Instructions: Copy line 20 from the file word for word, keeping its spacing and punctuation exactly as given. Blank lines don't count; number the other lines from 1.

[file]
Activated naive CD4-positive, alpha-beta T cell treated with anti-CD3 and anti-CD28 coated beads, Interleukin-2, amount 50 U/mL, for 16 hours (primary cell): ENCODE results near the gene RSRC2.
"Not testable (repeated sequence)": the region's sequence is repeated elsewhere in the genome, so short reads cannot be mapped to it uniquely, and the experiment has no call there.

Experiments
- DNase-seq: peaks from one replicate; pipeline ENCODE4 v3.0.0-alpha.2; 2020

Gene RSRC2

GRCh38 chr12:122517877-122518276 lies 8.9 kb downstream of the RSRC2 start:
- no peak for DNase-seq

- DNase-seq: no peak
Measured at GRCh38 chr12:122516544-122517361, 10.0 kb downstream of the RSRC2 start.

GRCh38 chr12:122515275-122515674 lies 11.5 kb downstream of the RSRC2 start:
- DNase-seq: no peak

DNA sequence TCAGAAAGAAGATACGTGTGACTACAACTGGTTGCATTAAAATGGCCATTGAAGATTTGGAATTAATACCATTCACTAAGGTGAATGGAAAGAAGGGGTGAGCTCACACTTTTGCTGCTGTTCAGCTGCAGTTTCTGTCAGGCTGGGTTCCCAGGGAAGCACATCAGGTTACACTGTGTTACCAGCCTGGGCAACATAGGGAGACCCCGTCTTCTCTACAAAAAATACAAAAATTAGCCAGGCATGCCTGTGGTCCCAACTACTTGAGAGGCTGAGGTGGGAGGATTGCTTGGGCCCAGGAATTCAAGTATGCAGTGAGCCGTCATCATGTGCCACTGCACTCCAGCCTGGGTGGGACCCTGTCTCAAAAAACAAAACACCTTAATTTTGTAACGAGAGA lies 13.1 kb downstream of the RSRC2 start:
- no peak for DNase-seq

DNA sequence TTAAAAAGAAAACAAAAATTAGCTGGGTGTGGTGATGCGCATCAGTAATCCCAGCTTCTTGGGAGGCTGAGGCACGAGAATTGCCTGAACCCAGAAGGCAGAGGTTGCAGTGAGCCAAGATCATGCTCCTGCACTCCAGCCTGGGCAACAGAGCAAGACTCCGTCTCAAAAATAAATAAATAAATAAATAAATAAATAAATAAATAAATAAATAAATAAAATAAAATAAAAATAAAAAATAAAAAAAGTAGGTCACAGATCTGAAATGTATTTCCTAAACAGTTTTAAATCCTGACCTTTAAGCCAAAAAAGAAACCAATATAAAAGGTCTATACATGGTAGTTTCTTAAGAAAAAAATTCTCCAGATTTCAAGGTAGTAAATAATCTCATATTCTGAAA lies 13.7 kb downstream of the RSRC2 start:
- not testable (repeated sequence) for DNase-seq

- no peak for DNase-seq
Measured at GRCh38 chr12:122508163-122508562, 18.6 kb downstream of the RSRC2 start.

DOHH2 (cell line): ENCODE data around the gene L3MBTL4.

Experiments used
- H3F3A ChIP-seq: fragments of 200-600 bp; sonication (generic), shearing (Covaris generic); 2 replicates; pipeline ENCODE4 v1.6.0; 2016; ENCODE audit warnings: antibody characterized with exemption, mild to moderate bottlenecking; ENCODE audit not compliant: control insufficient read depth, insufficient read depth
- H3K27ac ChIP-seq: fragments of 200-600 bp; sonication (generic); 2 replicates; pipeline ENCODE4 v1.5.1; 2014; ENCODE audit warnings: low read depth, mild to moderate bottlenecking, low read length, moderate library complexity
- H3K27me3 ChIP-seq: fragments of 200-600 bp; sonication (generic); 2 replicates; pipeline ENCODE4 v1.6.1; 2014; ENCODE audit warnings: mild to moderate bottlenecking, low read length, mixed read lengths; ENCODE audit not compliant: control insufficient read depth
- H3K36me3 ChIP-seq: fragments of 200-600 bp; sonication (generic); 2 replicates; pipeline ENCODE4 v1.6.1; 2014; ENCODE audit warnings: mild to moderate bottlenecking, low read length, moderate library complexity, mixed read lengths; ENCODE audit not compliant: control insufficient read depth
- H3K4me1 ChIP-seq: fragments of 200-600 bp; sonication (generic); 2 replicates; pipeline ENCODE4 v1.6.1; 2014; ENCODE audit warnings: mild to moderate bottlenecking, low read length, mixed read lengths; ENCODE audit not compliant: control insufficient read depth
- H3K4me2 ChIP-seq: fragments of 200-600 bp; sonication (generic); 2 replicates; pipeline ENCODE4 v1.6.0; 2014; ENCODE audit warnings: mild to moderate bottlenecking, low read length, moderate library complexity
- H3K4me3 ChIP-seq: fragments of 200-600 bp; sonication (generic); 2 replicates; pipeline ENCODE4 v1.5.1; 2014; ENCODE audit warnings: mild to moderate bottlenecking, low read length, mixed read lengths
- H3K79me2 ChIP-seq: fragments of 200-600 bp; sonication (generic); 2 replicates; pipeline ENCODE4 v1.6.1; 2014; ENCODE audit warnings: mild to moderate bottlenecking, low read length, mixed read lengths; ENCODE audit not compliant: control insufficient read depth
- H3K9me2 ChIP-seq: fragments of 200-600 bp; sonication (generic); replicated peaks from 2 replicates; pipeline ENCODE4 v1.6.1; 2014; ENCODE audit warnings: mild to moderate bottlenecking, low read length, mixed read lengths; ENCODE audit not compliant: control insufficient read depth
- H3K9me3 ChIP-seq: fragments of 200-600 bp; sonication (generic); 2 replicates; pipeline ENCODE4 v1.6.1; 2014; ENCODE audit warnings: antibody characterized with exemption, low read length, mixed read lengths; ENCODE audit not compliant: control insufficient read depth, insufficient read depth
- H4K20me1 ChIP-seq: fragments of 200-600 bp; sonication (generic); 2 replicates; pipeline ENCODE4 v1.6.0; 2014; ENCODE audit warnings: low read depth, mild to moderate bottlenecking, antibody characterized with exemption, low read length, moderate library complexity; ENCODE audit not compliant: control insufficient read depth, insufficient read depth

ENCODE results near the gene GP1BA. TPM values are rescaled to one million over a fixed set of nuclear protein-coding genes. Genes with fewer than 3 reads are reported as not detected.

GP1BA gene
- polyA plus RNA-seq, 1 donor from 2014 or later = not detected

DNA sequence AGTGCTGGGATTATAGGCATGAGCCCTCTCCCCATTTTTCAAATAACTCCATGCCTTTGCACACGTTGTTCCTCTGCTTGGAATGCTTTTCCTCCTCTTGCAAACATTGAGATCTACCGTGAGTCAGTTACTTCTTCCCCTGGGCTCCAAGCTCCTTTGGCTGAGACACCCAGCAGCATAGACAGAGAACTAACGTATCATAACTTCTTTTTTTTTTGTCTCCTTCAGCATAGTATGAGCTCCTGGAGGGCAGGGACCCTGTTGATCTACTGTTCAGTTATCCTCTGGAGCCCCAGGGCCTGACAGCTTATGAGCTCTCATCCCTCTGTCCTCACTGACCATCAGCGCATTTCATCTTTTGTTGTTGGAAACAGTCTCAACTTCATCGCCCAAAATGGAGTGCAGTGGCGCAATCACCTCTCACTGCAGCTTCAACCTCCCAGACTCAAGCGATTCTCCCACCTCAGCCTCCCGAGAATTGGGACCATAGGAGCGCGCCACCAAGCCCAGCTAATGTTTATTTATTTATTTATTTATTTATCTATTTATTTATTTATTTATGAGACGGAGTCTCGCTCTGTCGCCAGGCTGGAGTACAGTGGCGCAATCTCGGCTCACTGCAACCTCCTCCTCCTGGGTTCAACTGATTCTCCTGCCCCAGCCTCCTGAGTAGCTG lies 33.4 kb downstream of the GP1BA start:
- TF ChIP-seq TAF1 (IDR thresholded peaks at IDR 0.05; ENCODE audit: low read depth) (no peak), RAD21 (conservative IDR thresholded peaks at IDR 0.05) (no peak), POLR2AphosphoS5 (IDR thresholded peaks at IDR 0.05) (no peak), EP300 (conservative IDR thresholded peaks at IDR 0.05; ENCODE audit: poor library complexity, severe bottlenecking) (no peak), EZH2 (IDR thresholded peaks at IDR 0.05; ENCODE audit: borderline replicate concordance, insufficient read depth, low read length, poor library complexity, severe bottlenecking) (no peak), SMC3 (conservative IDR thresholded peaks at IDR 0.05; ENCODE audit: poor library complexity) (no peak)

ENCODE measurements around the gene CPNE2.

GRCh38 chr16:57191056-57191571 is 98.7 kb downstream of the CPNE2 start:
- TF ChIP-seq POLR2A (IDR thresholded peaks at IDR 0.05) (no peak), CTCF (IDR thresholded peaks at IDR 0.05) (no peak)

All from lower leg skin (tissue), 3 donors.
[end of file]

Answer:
- H3F3A ChIP-seq: fragments of 200-600 bp; sonication (generic), shearing (Covaris generic); 2 replicates; pipeline ENCODE4 v1.6.0; 2016; ENCODE audit warnings: antibody characterized with exemption, mild to moderate bottlenecking; ENCODE audit not compliant: control insufficient read depth, insufficient read depth